This post by Brian Solis provides a good summary of the uneven, messy and often frustrating struggle of the PR industry as professionals seek to understand and/or adopt Web 2.0 technology and beliefs. There’s plenty of good observations here – notably the vast chasm between those who get it and those who have no idea what the rest are talking about – but perhaps the most interesting insight is how our industry seems intent on continuing to trip on its own shoelaces. After falling into disrepute over the past decades – fostering the reputation or PR practioners as hacks, shills, thinly-disguised marketers or (gasp) something called publicists – we’re now surrounded by numerous examples of PR folks using social network tools with limited understanding, in the wrong way and for the wrong reasons. Put another chink in our collective reputation.
Like Solis, however, I choose to be an optimist. The evolving Web provides an incredible opportunity for PR – an industry build on fostering relationships across audiences, after all – to reinvent itself and find a new ethical compass. As Solis writes in his post:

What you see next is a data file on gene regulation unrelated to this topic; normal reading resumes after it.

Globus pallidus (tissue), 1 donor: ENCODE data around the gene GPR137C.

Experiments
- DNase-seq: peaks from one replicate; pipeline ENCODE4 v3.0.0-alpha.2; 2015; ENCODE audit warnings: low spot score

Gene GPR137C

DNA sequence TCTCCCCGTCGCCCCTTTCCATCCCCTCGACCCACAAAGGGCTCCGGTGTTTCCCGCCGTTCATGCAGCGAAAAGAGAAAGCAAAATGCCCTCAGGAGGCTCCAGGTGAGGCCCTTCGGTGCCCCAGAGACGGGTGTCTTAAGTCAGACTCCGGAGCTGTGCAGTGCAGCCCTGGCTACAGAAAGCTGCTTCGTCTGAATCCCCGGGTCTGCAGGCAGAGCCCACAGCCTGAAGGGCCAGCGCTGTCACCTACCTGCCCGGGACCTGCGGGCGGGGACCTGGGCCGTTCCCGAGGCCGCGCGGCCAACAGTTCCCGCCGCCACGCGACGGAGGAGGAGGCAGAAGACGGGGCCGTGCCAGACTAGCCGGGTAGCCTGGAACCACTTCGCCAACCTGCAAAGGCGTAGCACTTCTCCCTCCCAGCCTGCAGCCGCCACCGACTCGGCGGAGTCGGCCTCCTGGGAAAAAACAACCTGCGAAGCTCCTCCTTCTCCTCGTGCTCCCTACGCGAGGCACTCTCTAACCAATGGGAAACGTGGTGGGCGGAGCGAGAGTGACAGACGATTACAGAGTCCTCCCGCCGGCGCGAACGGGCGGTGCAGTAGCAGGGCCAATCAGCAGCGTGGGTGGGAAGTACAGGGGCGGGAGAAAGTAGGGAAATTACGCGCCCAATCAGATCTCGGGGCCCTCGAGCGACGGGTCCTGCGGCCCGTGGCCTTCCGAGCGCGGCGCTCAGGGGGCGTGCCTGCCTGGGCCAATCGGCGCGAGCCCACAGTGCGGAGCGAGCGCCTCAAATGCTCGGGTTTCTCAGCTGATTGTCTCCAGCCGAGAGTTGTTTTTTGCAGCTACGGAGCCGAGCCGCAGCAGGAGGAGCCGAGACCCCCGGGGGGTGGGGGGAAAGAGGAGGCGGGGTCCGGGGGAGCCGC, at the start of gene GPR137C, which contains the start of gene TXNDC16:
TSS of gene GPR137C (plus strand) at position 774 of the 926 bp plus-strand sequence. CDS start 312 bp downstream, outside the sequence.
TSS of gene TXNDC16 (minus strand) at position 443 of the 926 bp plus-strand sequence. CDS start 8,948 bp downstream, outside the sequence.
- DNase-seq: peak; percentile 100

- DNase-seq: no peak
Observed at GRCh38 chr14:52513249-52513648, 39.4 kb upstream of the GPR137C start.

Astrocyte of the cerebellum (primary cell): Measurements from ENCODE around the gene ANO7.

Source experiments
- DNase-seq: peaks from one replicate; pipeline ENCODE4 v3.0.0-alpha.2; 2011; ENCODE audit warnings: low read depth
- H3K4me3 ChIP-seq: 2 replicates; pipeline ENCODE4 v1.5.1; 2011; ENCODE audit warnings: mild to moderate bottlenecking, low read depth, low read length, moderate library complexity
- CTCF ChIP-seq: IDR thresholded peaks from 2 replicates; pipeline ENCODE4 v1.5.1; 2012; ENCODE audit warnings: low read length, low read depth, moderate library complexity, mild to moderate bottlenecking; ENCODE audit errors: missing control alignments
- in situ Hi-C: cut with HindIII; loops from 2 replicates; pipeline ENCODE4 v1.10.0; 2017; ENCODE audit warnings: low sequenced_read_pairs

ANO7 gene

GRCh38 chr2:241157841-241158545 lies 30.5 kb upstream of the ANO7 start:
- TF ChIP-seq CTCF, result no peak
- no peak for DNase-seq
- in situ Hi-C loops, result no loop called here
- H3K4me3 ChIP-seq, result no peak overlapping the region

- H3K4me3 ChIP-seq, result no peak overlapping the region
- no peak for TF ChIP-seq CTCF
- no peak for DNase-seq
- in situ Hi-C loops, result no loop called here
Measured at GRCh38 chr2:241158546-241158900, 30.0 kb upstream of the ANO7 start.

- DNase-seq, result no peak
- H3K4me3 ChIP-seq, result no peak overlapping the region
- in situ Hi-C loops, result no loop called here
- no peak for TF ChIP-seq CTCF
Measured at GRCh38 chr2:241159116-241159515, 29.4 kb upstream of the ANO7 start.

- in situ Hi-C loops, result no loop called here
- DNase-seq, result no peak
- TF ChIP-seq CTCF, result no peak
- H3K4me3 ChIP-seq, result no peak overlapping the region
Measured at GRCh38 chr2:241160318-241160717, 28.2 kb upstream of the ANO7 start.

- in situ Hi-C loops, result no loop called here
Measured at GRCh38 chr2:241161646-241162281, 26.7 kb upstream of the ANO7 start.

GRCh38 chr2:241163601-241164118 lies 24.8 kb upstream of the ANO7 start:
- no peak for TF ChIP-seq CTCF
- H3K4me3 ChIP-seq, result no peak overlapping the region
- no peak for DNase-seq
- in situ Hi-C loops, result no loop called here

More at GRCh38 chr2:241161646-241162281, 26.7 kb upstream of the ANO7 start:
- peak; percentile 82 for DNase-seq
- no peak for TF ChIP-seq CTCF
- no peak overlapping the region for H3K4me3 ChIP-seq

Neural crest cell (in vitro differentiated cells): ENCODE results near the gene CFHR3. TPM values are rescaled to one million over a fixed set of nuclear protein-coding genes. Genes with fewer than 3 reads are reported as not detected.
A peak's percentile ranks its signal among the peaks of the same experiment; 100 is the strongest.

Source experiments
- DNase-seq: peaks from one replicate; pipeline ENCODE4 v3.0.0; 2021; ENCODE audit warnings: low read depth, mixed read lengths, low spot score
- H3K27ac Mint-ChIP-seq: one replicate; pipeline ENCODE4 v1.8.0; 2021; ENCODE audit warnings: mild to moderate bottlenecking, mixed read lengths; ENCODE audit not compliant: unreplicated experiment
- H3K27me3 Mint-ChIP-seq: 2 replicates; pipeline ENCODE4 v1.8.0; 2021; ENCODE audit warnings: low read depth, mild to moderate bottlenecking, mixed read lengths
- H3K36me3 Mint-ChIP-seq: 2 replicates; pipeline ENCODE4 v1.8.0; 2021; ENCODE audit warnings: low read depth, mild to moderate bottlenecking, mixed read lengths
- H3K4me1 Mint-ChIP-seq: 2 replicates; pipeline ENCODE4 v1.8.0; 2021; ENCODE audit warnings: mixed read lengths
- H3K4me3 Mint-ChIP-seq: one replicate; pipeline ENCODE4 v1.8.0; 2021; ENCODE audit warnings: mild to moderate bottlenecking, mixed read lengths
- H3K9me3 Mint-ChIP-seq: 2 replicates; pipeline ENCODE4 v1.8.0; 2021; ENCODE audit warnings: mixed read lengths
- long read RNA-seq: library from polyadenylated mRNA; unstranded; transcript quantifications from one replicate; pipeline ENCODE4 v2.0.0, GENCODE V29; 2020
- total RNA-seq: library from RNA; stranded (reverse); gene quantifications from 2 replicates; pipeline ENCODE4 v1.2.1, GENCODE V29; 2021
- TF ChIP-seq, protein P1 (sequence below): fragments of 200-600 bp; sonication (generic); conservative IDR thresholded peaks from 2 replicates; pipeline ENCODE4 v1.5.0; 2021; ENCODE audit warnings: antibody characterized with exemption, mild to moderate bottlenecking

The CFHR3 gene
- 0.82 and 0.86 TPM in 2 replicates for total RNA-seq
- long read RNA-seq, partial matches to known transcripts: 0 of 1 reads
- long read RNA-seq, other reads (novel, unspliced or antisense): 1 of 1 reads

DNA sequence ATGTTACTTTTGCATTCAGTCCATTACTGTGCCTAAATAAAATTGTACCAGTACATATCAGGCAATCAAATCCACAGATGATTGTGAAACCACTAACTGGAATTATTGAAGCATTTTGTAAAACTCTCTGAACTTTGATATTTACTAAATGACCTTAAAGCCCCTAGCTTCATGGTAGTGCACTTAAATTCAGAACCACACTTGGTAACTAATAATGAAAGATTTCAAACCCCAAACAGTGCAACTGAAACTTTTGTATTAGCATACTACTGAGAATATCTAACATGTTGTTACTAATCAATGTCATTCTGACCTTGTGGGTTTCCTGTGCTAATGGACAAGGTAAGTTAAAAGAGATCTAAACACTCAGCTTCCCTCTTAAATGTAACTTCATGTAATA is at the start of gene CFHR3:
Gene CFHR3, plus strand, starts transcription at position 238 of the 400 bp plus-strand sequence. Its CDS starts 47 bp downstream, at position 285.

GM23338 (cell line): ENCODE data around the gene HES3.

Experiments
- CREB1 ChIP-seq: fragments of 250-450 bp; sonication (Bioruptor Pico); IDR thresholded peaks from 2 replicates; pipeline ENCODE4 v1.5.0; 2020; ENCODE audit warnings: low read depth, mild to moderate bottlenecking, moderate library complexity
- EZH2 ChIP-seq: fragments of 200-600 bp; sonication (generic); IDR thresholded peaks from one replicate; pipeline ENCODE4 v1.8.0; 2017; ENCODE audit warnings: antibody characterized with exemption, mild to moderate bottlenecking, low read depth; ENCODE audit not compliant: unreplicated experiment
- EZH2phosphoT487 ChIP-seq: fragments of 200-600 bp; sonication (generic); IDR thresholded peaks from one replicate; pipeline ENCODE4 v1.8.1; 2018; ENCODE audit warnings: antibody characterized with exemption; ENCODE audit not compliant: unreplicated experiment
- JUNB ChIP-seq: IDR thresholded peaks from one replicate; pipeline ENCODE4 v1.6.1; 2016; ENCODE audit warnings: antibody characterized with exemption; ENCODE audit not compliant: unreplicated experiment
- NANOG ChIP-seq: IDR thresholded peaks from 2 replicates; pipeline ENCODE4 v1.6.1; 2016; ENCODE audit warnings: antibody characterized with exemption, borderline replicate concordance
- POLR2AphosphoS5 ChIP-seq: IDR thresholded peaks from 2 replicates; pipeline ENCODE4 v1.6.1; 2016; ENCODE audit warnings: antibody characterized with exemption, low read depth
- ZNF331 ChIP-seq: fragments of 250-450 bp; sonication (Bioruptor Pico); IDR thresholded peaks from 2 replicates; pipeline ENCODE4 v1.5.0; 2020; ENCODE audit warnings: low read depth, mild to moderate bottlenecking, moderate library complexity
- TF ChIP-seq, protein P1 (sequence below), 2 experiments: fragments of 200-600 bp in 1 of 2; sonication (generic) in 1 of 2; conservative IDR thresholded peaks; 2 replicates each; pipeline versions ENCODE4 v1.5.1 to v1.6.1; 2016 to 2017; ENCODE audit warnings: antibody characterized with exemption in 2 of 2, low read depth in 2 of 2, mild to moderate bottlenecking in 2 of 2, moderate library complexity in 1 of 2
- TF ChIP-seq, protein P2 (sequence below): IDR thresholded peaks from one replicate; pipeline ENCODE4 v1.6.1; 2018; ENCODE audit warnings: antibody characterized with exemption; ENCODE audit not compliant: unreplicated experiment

PR 2.0 is the understanding and practice that communications is a two-way process and incorporates the tools, principles, strategies, and philosophies for reaching, engaging, guiding, influencing, and helping people directly in addition to the traditional cycle of PR influence.
That’s as good a mantra as any. It’s our collective responsibility to learn about the new technologies and trends, to understand and adopt the progressive ethos of Web 2.0 and to educate our colleagues as best we can. Why? Because it works…and it’s the right thing to do. Every day I have at least one conversation about the need to drive candid conversation, avoid hype or consider the needs and concerns of the audience. The checkered legacy of the PR industry will not be fixed overnight, but this is our chance to turn the page.